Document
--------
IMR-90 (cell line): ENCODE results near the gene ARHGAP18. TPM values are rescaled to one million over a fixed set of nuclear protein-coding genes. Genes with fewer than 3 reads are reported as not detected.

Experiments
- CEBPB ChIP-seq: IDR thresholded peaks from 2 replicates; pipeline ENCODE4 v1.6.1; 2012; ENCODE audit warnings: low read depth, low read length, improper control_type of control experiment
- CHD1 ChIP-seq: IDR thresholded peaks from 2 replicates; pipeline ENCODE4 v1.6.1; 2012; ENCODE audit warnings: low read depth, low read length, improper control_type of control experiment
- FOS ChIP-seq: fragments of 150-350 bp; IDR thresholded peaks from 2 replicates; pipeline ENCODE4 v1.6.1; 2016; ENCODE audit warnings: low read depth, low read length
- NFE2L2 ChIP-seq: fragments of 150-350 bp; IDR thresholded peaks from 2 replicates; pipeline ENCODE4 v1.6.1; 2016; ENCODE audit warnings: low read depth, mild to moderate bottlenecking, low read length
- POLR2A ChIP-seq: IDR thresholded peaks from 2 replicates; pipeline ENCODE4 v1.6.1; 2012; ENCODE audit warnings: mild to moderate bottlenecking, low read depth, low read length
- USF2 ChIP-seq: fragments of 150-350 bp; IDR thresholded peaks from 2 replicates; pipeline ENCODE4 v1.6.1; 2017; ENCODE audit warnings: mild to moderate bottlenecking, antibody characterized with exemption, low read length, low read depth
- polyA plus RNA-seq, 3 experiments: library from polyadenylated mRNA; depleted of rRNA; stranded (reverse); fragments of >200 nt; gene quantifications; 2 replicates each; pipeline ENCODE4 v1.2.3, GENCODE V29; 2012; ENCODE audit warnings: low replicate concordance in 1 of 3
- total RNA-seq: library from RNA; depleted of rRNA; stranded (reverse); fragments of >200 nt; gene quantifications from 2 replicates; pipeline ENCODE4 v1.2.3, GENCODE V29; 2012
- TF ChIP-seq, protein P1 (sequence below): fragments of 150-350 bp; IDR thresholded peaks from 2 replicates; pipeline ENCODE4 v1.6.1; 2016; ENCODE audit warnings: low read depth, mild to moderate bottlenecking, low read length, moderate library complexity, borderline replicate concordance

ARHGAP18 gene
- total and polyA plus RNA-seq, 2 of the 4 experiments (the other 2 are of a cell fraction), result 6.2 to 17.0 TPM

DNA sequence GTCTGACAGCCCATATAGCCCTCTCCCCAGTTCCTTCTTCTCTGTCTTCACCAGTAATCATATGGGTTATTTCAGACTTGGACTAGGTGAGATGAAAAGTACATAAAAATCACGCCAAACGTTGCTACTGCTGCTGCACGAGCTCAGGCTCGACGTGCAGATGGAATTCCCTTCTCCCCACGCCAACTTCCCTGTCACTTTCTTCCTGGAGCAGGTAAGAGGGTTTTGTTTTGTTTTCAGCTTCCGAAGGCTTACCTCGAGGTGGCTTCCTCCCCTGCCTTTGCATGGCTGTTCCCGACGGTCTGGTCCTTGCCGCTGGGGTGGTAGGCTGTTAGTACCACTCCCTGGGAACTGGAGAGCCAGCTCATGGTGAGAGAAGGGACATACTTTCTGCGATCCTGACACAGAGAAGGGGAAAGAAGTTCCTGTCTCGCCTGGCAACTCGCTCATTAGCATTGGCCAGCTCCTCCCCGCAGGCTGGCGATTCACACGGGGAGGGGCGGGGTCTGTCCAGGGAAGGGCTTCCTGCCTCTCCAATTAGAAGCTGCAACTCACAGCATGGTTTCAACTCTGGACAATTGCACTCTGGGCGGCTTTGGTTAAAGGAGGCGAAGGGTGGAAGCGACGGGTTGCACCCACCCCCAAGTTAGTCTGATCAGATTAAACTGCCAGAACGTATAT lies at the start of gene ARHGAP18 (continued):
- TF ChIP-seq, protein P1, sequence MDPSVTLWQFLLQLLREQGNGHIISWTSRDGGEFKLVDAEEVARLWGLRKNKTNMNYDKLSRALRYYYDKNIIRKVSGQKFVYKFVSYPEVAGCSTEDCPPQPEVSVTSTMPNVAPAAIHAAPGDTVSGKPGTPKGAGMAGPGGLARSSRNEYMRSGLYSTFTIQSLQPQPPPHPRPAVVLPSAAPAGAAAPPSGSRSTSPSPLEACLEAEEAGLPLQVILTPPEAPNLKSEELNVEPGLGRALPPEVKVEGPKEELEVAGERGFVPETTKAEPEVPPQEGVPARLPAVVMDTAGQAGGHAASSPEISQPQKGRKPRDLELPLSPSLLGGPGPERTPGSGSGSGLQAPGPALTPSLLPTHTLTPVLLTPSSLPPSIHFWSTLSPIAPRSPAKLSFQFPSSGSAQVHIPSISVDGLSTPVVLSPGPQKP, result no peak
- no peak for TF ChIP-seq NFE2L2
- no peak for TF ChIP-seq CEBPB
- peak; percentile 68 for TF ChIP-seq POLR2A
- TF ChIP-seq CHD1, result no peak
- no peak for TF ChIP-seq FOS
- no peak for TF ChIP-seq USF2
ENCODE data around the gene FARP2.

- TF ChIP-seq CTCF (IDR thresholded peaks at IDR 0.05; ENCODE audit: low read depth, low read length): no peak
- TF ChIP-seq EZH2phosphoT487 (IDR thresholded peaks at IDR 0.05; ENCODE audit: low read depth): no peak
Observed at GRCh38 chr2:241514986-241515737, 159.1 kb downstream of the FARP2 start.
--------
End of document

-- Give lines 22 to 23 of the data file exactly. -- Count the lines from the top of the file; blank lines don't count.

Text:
ENCODE data around the gene FARP2.

- TF ChIP-seq CTCF (IDR thresholded peaks at IDR 0.05; ENCODE audit: low read depth, low read length): no peak